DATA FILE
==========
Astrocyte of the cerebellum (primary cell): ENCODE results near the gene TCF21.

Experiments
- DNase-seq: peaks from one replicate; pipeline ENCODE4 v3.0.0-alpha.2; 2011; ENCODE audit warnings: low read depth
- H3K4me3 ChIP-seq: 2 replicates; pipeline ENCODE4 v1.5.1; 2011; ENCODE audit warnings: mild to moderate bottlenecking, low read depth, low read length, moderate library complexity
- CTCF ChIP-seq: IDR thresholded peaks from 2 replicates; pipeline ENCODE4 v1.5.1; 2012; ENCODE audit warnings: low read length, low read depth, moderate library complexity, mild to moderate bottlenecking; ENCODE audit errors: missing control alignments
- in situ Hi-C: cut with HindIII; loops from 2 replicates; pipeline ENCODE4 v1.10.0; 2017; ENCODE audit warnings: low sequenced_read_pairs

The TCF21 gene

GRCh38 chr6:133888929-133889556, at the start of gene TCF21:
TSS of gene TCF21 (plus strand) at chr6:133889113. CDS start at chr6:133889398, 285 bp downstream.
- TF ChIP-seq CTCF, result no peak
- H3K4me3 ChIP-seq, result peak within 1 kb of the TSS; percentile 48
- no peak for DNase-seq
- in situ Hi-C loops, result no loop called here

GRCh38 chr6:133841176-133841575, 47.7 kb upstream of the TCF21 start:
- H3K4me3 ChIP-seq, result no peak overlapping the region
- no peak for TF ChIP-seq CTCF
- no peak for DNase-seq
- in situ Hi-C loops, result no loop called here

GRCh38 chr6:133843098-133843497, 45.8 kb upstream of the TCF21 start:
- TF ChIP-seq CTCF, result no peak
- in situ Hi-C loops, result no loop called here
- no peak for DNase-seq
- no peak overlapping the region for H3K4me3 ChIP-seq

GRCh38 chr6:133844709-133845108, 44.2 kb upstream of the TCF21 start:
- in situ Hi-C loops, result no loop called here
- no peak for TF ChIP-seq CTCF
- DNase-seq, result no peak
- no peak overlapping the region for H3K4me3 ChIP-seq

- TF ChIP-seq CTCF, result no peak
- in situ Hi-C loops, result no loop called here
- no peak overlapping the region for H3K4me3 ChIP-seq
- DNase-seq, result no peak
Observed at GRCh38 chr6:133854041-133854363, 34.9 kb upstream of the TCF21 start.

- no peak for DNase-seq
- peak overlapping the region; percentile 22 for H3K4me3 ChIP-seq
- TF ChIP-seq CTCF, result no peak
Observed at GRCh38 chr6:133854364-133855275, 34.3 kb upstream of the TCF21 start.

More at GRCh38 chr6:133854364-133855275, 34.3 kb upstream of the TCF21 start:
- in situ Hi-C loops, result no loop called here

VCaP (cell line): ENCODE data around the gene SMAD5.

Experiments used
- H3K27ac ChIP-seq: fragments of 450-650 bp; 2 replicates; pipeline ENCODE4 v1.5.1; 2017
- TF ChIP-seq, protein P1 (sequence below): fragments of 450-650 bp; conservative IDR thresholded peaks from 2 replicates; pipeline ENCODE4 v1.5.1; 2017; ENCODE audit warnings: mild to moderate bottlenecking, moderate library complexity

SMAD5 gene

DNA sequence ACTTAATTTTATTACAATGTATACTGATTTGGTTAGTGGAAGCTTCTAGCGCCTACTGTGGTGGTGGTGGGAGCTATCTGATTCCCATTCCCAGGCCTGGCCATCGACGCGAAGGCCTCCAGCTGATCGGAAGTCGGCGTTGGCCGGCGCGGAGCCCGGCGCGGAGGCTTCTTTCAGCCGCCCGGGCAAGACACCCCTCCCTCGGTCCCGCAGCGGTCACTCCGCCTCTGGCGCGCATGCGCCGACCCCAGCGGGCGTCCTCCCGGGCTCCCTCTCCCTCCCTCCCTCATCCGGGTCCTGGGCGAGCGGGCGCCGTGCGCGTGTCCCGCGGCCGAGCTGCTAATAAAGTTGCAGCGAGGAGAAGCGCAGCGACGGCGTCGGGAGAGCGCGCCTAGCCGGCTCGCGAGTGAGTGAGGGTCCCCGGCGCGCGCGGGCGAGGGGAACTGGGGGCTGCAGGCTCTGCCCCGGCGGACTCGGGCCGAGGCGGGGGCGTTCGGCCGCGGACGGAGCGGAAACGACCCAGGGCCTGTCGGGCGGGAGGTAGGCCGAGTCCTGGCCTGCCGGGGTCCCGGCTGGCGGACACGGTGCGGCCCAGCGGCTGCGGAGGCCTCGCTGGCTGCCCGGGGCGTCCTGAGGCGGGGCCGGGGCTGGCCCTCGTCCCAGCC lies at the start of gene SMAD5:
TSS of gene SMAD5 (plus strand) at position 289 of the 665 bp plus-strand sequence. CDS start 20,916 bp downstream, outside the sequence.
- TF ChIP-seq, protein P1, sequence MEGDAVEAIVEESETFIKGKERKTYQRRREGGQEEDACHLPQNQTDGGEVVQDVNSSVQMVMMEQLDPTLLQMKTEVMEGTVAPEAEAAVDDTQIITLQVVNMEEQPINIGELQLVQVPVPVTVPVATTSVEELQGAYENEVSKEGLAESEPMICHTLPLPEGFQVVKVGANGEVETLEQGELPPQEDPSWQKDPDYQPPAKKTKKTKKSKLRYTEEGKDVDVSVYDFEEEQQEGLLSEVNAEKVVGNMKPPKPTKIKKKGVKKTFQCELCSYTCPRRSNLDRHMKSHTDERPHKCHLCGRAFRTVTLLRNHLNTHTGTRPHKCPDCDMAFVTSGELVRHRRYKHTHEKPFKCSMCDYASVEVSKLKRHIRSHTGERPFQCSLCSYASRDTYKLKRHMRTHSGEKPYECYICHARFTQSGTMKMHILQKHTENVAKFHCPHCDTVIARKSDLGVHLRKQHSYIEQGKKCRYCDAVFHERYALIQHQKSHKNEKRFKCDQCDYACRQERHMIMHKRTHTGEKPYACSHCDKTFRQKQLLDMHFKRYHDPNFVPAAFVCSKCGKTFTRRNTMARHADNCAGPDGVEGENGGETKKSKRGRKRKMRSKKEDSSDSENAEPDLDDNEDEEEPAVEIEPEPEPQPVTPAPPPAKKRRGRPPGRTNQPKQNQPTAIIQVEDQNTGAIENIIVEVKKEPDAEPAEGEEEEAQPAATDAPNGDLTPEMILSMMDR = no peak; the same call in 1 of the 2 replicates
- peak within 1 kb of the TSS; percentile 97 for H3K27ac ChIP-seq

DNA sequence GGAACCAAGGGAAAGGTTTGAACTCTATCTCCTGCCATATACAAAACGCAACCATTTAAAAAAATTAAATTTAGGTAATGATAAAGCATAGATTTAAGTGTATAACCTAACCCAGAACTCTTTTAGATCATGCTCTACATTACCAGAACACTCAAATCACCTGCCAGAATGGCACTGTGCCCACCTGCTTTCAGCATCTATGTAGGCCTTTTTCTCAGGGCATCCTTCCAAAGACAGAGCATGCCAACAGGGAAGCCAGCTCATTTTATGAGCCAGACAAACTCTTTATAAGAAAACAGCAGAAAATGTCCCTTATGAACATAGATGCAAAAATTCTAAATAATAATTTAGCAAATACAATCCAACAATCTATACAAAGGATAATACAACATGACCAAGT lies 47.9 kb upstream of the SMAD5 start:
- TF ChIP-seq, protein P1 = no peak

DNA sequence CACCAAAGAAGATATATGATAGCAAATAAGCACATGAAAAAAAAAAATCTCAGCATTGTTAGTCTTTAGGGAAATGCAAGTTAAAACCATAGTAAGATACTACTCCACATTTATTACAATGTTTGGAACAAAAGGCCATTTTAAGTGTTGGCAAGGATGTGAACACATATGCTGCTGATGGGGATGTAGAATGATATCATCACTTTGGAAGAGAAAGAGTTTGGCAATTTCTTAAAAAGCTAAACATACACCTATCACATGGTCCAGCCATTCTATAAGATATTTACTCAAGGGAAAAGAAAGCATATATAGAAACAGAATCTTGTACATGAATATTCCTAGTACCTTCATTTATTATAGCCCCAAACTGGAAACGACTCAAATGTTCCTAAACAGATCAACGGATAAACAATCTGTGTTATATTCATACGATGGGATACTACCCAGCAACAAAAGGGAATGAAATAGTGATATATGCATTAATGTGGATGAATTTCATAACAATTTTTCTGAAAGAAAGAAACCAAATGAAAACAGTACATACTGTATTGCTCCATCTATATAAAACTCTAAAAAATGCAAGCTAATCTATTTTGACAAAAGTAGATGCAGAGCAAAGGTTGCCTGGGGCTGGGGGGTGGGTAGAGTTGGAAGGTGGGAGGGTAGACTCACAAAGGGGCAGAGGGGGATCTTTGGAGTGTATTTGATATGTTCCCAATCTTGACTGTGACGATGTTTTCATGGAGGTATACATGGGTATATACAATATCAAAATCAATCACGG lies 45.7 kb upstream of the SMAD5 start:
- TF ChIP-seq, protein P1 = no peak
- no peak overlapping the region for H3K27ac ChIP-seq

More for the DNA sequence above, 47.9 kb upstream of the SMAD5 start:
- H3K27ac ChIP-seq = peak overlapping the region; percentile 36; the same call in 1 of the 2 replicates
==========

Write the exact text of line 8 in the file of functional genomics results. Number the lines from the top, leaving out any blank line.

GRCh38 chr6:133888929-133889556, at the start of gene TCF21: